Extra - IT: How to guarantee your next IT project fails

Set high expectations, ignore users, pick untried technoloy - sound foundations for IT meltdown, says Robin Fisk.

1. Set expectations really high, and go public on them An ambitious 'go live' date, announced with suitable naivety and scant regard for the risks involved, will get everyone's attention. It's good for morale and earns you respect from your peers, in the short term at least. Your project's failure will gain maximum exposure if you raise the stakes early on.

2. Don't involve your users in the selection process Users are pesky, interfering and never happy - therefore they should simply be told when (or if) the new system is ready because this maximises the element of surprise. Offers to help during testing are to be firmly but politely declined because this could result in something called 'buy-in', which is often followed by equally unpleasant symptoms such as 'enthusiasm' and, worst of all, 'acceptance'. No thanks.

3. Choose the very latest, trendiest technology Proven technology is sooooo boring and lacks the thrill you get when rolling out a new, untested IT solution to the whole organisation. Better to be at the 'bleeding edge' than backing proven technology. It's more entertaining to be an early adopter, and it's something to put on the CV, isn't it?

4. One word: assume Predictability in IT projects is overrated and leaves little room for you or your supplier to express yourselves. Why, therefore, tie up all the project deliverables into a contract when a little assumption can fill the gap? Far from 'making an ass of u and me', assumption can cut down on effort all round while achieving that level of failure to which you aspire.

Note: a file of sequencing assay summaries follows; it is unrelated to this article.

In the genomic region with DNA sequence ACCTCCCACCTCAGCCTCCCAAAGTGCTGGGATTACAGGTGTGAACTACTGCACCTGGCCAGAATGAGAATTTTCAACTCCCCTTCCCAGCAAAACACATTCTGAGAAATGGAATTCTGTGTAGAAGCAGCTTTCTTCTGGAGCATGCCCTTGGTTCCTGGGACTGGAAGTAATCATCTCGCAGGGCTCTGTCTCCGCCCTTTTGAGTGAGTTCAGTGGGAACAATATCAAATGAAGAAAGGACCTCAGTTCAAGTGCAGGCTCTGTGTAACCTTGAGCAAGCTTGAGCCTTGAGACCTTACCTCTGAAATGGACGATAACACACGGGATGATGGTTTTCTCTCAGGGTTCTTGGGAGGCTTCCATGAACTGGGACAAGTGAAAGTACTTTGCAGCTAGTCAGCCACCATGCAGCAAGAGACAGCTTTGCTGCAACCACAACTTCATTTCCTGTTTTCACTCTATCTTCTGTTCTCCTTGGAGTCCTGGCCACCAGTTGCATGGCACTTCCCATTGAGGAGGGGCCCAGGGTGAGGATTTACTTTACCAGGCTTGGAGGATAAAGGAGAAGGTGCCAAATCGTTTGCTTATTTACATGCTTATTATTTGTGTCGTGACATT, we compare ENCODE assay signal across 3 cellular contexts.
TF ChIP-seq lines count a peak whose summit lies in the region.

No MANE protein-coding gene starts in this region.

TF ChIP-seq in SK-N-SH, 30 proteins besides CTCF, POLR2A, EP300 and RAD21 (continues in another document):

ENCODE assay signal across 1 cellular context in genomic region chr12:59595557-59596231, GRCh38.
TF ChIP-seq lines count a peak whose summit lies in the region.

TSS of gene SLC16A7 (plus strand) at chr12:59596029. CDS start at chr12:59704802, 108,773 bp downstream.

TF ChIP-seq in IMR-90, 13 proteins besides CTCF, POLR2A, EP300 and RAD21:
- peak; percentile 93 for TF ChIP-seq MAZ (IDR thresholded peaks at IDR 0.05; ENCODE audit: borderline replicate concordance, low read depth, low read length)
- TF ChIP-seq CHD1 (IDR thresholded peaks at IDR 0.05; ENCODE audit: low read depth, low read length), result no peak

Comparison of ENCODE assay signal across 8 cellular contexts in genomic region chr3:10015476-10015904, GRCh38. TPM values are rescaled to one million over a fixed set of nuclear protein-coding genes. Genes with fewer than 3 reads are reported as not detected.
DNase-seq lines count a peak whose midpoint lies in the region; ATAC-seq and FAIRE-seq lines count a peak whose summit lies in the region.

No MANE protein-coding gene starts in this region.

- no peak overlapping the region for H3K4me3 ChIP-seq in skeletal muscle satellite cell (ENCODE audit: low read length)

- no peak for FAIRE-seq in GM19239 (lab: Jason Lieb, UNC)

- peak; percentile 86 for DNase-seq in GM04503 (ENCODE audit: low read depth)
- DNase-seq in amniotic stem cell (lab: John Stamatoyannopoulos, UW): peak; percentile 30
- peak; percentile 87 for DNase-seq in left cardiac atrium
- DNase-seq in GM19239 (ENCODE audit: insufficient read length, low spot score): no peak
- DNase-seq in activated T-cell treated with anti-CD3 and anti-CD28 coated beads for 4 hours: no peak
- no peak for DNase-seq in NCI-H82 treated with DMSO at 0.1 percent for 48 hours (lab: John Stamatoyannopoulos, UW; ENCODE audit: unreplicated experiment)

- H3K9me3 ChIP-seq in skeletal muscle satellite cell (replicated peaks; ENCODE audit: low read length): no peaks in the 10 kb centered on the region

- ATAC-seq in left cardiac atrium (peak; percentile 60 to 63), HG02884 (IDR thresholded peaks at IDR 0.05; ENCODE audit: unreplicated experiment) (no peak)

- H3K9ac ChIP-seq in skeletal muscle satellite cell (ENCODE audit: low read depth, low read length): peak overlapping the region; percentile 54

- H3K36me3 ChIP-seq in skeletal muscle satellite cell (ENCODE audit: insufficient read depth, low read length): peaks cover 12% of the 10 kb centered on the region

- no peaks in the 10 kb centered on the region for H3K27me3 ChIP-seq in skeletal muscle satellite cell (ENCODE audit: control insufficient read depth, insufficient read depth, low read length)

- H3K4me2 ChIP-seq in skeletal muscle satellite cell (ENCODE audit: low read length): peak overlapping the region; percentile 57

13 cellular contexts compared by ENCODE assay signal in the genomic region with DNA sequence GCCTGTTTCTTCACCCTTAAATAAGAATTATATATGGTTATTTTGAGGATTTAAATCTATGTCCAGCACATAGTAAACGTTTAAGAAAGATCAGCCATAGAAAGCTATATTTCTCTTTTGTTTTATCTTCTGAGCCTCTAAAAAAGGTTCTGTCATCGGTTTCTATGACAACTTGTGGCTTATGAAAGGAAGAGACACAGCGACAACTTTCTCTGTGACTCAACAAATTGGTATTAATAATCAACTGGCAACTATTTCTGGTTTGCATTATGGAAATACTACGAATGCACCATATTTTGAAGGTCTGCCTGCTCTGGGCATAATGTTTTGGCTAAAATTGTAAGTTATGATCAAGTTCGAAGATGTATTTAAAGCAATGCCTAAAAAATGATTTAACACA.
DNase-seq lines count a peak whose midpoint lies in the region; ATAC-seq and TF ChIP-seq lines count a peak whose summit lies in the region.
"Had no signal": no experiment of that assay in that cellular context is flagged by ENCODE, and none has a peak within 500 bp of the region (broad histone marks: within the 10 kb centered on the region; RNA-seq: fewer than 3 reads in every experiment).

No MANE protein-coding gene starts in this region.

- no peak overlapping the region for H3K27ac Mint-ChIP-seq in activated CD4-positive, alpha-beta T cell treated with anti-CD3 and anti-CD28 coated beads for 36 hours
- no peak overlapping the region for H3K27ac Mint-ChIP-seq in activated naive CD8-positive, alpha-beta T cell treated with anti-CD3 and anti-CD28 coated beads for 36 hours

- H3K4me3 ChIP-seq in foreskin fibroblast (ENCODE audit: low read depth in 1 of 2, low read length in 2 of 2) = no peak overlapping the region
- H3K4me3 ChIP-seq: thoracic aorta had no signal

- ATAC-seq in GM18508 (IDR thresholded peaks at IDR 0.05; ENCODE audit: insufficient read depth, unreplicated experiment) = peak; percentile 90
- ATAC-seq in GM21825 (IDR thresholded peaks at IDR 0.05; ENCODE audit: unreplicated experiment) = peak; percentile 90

5. Ensure the requirements comfortably exceed the budget Don't be up-front about your pitiful budget at the start of the process. Talk big budgets when you first speak to a supplier, then watch their little faces as you reveal the real figure later on. Remember, champagne taste with beer money - you are a charity, after all.

6. Keep the project away from senior management Right from the start, the chief executive and director will ask awkward questions such as why, how much and when. It's much better to hear them ask those questions just as the project is terminated because then you will know your mission is already complete.

 - Robin Fisk, managing director of CRM software company Fisk Brett


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